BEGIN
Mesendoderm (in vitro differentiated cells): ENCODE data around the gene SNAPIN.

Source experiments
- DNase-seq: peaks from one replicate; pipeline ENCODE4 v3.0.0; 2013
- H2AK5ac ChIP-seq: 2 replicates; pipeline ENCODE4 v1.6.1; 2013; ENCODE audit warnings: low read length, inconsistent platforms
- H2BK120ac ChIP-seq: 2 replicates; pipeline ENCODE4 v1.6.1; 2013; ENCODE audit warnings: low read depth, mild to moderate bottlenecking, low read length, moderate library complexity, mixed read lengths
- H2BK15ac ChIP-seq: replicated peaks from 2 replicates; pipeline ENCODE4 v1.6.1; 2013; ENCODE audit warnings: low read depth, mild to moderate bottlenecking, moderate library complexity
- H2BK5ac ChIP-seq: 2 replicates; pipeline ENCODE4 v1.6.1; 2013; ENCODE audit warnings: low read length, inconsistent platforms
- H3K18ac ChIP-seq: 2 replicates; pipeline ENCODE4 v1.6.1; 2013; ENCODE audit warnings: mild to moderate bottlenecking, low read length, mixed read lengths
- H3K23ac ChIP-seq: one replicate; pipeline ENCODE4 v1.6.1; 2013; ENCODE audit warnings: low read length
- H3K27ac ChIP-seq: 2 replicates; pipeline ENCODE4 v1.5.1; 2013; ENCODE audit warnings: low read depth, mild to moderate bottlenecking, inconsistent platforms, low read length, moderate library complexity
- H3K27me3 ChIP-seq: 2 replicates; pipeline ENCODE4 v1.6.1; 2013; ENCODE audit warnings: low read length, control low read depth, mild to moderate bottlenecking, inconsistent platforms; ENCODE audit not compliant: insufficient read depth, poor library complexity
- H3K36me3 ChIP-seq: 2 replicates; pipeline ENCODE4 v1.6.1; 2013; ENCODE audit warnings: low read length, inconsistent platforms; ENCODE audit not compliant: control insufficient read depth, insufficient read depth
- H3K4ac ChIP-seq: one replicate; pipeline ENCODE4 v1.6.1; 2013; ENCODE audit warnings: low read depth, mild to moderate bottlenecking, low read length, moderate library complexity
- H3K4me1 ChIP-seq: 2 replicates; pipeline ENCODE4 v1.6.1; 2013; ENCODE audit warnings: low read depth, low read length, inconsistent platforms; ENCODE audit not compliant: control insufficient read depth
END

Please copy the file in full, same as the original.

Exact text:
Mesendoderm (in vitro differentiated cells): ENCODE data around the gene SNAPIN.

Source experiments
- DNase-seq: peaks from one replicate; pipeline ENCODE4 v3.0.0; 2013
- H2AK5ac ChIP-seq: 2 replicates; pipeline ENCODE4 v1.6.1; 2013; ENCODE audit warnings: low read length, inconsistent platforms
- H2BK120ac ChIP-seq: 2 replicates; pipeline ENCODE4 v1.6.1; 2013; ENCODE audit warnings: low read depth, mild to moderate bottlenecking, low read length, moderate library complexity, mixed read lengths
- H2BK15ac ChIP-seq: replicated peaks from 2 replicates; pipeline ENCODE4 v1.6.1; 2013; ENCODE audit warnings: low read depth, mild to moderate bottlenecking, moderate library complexity
- H2BK5ac ChIP-seq: 2 replicates; pipeline ENCODE4 v1.6.1; 2013; ENCODE audit warnings: low read length, inconsistent platforms
- H3K18ac ChIP-seq: 2 replicates; pipeline ENCODE4 v1.6.1; 2013; ENCODE audit warnings: mild to moderate bottlenecking, low read length, mixed read lengths
- H3K23ac ChIP-seq: one replicate; pipeline ENCODE4 v1.6.1; 2013; ENCODE audit warnings: low read length
- H3K27ac ChIP-seq: 2 replicates; pipeline ENCODE4 v1.5.1; 2013; ENCODE audit warnings: low read depth, mild to moderate bottlenecking, inconsistent platforms, low read length, moderate library complexity
- H3K27me3 ChIP-seq: 2 replicates; pipeline ENCODE4 v1.6.1; 2013; ENCODE audit warnings: low read length, control low read depth, mild to moderate bottlenecking, inconsistent platforms; ENCODE audit not compliant: insufficient read depth, poor library complexity
- H3K36me3 ChIP-seq: 2 replicates; pipeline ENCODE4 v1.6.1; 2013; ENCODE audit warnings: low read length, inconsistent platforms; ENCODE audit not compliant: control insufficient read depth, insufficient read depth
- H3K4ac ChIP-seq: one replicate; pipeline ENCODE4 v1.6.1; 2013; ENCODE audit warnings: low read depth, mild to moderate bottlenecking, low read length, moderate library complexity
- H3K4me1 ChIP-seq: 2 replicates; pipeline ENCODE4 v1.6.1; 2013; ENCODE audit warnings: low read depth, low read length, inconsistent platforms; ENCODE audit not compliant: control insufficient read depth